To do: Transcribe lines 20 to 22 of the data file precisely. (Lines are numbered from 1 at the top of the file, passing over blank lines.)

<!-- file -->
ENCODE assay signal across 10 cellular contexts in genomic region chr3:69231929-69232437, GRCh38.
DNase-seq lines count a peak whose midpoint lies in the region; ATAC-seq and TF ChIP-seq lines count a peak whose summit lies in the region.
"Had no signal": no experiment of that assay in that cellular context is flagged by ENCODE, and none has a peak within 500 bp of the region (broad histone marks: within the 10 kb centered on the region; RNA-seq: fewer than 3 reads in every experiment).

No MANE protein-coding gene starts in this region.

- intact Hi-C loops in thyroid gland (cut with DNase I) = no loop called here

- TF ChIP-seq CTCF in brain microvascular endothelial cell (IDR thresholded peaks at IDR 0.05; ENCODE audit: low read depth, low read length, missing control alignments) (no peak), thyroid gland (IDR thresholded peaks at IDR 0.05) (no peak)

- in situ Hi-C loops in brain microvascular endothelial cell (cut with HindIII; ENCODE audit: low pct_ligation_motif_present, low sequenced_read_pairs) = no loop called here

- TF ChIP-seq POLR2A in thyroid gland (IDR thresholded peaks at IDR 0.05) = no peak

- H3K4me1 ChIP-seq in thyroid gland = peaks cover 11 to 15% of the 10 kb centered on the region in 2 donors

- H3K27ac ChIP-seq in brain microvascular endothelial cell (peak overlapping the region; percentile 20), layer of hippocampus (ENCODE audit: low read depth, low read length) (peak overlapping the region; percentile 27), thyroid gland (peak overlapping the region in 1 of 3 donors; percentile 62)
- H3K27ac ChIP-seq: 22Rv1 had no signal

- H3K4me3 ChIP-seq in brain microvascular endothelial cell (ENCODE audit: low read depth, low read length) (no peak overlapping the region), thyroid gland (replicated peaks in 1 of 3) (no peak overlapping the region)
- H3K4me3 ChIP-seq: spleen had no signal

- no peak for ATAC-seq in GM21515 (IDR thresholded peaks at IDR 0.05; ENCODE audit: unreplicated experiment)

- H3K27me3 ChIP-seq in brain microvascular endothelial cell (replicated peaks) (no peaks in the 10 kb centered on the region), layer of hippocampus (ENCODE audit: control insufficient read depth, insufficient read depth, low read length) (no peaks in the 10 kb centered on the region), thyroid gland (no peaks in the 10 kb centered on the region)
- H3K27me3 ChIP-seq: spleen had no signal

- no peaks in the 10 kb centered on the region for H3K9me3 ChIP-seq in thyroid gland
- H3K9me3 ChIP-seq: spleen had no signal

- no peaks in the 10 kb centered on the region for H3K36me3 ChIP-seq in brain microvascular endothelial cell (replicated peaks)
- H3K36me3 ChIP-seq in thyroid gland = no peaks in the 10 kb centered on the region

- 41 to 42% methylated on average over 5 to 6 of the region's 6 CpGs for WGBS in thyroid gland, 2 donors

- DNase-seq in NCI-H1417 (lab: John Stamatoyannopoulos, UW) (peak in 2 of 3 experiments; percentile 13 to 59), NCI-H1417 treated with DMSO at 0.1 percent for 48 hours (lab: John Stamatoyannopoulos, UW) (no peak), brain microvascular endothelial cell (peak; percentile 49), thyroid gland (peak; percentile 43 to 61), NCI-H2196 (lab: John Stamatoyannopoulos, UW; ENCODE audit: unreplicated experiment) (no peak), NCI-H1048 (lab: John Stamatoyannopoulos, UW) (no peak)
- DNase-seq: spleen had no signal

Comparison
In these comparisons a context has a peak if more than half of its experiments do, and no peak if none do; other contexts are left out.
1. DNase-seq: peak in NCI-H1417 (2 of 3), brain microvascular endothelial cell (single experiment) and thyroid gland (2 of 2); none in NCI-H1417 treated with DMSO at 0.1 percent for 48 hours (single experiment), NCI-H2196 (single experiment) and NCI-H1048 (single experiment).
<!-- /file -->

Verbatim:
- H3K36me3 ChIP-seq in thyroid gland = no peaks in the 10 kb centered on the region

- 41 to 42% methylated on average over 5 to 6 of the region's 6 CpGs for WGBS in thyroid gland, 2 donors

- DNase-seq in NCI-H1417 (lab: John Stamatoyannopoulos, UW) (peak in 2 of 3 experiments; percentile 13 to 59), NCI-H1417 treated with DMSO at 0.1 percent for 48 hours (lab: John Stamatoyannopoulos, UW) (no peak), brain microvascular endothelial cell (peak; percentile 49), thyroid gland (peak; percentile 43 to 61), NCI-H2196 (lab: John Stamatoyannopoulos, UW; ENCODE audit: unreplicated experiment) (no peak), NCI-H1048 (lab: John Stamatoyannopoulos, UW) (no peak)